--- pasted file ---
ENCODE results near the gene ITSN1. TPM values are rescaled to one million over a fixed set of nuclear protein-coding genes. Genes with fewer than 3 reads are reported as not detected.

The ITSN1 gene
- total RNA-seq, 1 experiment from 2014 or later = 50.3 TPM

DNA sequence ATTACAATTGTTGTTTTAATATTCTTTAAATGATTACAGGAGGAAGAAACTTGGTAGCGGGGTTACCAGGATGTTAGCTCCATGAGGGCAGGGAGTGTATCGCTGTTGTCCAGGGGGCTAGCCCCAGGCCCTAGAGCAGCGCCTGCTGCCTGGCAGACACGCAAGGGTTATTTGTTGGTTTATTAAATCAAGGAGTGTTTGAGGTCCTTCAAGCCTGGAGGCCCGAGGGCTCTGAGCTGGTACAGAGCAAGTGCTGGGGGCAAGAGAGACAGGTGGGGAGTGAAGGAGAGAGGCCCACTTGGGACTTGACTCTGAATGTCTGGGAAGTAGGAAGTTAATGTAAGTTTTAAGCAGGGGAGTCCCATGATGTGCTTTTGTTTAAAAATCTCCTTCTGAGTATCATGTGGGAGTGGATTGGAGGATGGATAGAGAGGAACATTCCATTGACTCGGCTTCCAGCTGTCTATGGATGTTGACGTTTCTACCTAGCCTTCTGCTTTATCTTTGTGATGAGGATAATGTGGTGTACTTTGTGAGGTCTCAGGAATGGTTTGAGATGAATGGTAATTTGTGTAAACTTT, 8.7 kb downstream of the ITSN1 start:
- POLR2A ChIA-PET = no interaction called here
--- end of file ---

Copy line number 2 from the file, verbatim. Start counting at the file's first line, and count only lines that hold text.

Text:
The ITSN1 gene